Pros:Joensen's vocals, the overall sound and enthusiasm of Tyr.
Cons:I need to brush up on my Faroese and Danish.
The Bottom Line: Tyr's second album, Eric the Red delivers very listenable folk viking metal, even if you don't speak Faroese.
I've always admired Vikings. They were a hardy bunch, and explored a lot of the northern hemisphere. Erik the Red was the first to discover what is now North America, hundreds of years before Christopher Columbus.
Recommend this product?
Tyr is a Viking metal band from the Faroe Islands, under the reign of Denmark. They are a great band that have a folk / metal sound. Heri Joensen is the guitarist and vocalist for the band. He sings in Faroese, English and Danish on this album. Terji Skibonaes is the lead guitarist, Gunner Thomsen is the bass player and Kari Streymor plays drums.
Eric the Red
This is the bands second album, and it was released on June 27th, 2003. It was also re released by Napalm records in 2006. It is the original album that I am reviewing here. The album has 10 tracks of fine Viking metal.
The first song is The Edge, sung in a heavy voice by Joensen. His vocals are clean, Tyr doesn't use death vocals, so unless he is singing in another language, all Tyr songs are easy to understand. The Edge is about a man condemned to death for some unnamed crime against his King. The choruses are sung in Faroese.
Regin Smidur is sung entirely in Faroese. It has a very catchy sound to it though. An upbeat bass and drum rhythm provides the background for an almost chant like singing.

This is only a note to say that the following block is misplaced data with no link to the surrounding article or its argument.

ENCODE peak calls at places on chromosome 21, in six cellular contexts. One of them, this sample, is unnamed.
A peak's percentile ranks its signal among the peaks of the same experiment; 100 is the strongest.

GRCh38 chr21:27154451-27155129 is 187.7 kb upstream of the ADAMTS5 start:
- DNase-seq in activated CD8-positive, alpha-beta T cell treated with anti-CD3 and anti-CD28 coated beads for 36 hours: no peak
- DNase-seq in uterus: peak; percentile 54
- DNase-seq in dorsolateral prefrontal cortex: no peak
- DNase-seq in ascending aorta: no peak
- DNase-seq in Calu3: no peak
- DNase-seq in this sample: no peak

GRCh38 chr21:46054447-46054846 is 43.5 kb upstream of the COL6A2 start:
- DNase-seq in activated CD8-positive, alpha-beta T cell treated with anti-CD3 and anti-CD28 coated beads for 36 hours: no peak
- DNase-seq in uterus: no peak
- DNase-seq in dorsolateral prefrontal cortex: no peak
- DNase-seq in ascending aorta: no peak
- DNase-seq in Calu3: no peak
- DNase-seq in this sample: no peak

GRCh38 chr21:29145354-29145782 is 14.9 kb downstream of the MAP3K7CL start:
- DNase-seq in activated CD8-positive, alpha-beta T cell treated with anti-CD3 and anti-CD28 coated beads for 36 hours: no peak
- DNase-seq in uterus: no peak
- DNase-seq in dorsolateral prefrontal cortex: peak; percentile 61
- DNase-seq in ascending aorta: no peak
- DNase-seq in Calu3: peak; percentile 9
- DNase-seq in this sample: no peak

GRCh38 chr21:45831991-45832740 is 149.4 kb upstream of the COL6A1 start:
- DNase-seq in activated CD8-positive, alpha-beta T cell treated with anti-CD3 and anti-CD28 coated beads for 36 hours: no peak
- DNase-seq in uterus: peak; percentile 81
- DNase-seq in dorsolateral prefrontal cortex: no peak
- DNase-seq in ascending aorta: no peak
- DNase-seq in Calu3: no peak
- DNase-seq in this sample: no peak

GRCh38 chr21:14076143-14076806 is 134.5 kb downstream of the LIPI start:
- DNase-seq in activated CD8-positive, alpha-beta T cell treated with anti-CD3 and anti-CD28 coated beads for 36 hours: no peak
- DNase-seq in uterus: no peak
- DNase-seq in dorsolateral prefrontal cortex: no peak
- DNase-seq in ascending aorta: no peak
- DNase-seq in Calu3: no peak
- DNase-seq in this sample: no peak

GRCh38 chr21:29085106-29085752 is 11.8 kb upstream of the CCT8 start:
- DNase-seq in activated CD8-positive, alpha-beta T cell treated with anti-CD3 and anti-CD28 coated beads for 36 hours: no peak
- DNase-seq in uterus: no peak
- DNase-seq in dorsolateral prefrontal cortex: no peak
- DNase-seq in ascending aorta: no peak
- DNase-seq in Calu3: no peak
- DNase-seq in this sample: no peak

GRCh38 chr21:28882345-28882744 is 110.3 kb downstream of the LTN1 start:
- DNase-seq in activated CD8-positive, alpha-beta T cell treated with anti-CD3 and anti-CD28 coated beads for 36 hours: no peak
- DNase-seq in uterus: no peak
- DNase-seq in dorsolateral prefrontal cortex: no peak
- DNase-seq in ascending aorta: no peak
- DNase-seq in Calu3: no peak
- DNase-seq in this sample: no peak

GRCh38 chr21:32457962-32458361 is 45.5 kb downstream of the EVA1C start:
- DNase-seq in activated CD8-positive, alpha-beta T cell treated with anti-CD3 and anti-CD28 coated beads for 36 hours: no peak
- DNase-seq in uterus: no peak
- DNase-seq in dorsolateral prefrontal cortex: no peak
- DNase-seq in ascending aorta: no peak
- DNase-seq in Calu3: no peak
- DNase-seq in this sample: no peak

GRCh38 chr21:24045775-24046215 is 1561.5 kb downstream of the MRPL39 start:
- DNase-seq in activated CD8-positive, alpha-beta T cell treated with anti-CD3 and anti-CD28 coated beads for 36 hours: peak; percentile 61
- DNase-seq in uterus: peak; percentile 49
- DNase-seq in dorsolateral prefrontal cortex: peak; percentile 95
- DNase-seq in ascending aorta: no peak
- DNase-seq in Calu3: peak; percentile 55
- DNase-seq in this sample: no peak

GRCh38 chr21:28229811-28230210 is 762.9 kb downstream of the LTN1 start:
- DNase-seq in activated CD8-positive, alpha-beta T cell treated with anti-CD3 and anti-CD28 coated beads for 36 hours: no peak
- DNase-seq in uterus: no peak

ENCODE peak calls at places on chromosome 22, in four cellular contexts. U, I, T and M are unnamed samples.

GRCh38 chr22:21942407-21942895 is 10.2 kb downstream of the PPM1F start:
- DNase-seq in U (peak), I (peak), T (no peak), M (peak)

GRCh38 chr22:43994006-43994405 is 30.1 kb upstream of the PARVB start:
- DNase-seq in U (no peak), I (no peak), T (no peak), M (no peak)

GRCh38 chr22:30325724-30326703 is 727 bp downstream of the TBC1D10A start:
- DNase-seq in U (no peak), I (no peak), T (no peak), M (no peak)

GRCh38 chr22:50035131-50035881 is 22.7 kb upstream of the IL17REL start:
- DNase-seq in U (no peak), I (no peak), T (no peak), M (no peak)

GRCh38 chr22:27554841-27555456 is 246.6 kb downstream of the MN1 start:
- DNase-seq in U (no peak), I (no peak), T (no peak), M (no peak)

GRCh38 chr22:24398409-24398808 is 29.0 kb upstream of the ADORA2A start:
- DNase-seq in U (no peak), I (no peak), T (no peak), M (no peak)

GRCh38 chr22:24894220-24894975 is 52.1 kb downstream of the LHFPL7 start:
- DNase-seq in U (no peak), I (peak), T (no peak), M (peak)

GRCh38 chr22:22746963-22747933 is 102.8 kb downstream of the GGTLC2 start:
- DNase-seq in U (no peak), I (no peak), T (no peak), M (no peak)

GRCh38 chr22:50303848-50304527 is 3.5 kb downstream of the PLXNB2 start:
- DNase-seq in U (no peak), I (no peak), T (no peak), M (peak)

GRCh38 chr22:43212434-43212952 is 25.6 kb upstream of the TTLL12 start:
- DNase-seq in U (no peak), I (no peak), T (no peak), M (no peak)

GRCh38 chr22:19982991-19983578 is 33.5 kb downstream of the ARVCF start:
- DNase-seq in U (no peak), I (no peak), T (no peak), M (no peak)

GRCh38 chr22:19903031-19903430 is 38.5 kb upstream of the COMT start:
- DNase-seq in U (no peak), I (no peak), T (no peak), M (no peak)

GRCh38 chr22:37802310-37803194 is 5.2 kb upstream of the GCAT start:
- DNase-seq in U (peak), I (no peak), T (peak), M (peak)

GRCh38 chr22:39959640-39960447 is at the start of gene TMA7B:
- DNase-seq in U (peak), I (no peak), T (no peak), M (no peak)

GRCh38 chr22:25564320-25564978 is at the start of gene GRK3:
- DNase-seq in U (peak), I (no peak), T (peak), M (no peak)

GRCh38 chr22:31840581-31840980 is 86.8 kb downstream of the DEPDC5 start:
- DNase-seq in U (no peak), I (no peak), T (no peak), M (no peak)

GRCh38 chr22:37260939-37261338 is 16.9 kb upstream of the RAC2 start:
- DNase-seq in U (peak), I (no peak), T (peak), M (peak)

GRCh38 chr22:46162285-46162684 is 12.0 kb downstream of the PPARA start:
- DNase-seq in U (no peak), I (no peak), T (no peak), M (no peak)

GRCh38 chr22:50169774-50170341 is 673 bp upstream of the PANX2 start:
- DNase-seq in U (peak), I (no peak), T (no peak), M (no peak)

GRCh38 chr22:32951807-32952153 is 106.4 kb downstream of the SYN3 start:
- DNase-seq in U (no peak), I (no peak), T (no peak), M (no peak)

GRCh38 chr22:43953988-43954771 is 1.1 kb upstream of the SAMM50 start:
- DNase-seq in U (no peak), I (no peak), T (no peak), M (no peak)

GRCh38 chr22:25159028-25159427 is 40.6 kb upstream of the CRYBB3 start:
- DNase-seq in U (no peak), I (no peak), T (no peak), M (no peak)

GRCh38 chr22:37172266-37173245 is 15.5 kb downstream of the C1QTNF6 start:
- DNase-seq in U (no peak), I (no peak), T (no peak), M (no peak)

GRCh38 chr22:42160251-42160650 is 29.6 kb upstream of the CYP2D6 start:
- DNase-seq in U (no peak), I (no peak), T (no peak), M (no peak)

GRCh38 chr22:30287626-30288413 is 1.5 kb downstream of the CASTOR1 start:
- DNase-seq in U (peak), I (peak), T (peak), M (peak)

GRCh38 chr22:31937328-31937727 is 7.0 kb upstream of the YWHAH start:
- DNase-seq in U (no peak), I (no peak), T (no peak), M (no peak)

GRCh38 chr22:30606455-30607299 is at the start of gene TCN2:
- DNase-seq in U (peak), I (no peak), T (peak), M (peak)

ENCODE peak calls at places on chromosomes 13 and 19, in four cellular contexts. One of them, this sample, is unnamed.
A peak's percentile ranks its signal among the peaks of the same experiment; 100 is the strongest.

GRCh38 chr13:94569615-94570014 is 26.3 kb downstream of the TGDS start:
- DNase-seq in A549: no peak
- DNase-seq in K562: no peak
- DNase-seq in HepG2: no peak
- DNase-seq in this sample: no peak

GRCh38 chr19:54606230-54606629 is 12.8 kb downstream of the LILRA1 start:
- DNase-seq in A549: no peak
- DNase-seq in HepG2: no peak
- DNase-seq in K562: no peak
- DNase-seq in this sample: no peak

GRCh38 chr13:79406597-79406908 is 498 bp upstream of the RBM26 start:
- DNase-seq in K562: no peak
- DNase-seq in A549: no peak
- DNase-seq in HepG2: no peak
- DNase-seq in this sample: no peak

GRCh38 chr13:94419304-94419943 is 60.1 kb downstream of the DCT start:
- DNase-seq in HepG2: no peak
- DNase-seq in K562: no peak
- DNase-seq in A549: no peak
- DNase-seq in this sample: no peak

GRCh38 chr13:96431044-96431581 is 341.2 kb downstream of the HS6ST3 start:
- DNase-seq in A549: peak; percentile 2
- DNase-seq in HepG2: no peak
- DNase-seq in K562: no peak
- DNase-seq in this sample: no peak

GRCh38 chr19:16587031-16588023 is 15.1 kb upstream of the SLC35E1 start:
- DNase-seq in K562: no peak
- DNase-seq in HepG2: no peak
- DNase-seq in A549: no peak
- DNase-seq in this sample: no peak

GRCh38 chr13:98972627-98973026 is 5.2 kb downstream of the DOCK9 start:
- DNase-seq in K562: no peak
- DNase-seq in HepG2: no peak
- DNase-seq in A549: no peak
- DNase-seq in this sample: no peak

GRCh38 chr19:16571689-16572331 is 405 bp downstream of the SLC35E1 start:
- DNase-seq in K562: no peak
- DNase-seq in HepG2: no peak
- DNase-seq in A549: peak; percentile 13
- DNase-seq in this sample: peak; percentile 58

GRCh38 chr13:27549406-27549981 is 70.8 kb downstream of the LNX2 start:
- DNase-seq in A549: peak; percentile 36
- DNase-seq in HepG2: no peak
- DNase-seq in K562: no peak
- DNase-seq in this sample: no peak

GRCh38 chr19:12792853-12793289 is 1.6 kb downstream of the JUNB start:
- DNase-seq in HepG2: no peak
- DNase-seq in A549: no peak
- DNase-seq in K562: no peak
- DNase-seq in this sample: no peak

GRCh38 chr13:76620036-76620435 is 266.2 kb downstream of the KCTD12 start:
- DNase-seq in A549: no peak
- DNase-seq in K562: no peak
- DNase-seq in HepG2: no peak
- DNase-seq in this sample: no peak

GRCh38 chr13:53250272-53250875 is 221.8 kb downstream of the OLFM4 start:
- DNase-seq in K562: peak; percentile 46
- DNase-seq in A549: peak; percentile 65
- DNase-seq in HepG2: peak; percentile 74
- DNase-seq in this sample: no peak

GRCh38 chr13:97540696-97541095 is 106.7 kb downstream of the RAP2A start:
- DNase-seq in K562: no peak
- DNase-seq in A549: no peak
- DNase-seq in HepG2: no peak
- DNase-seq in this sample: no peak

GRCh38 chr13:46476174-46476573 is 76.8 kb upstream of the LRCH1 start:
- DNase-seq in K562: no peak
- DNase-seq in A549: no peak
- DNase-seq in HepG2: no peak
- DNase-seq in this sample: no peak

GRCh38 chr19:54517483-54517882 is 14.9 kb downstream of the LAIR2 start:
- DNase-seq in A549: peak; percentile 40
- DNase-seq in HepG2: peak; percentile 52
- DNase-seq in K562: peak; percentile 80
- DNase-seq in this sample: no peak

Viljið tær nú lýða á
meðan eg man kvøða
Um teir ríku kongarnar
sum eg vil nú um røða
which translates to
Will you now listen
whilst I will sing.
About the rich kings
that I will now speak of
In the song Tyr regails us with tales of ancient kings and dragons from folklore and myth.
It is the albums fourth track that really made me smile though, it is Tyr's cover of a song of unknown age, The Wild Rover, a traditional Irish drinking song. If you've ever been to Ireland, or just listened to any Irish music, you know this song! Tyr does a fun raucous cover of it complete with guitar solos.
It is a shame really that you either need to look up the translation or speak fluent Faroese to appreciate the lyrics of Olavur Riddaros. The song has a great sound to it with a great heavy folk/viking metal sound as Joensen sings the tale of Olaf Knightrose. What is missing if you don't translate though, is what the tale is about. Olaf is not the tale of a brave warrior, but a hunter who goes out to 'hunt' while leaving his fiance at home. He rides through the woods to visit his elven mistress. Alas, he has decided to end his affair, and he tells his elven mistress that their affair must come to an end because he is going to wed. She takes the news well and gives him a drinking horn full of ale. Women though, human or elf, don't take kindly to being scorned, and Olaf never makes it home, because he has been poisoned.
Ramond Hing Ung is the one song on the album sung in Danish. It begins with a nice acoustic guitar solo that sounds like the intro to an epic tale conveyed in song. Indeed it is. The vocal harmonies are beautiful as Tyr sings the tale of young Raymond as he goes off to fight giants and kill an emperor with his sword Dimling.
The final songs, Alive and title track, Eric the Red, are sung all in English.
Tyr has a very folk metal sound, with much more emphasis on the folk. If you only like your metal heavy you may not like Tyr, but if you appreciate great melodies, vocal harmonies and solid musicianship and tales of Vikings, you will love Tyr. They are a fun band to listen to, and my spirits are always raised when I have Tyr playing. Whether they are singing in their native languages or in English, the songs are fun to listen to. Tyr is one of my favorite bands, and although I think a couple other albums are even better, I gave this five stars. Eric the Red is very listenable.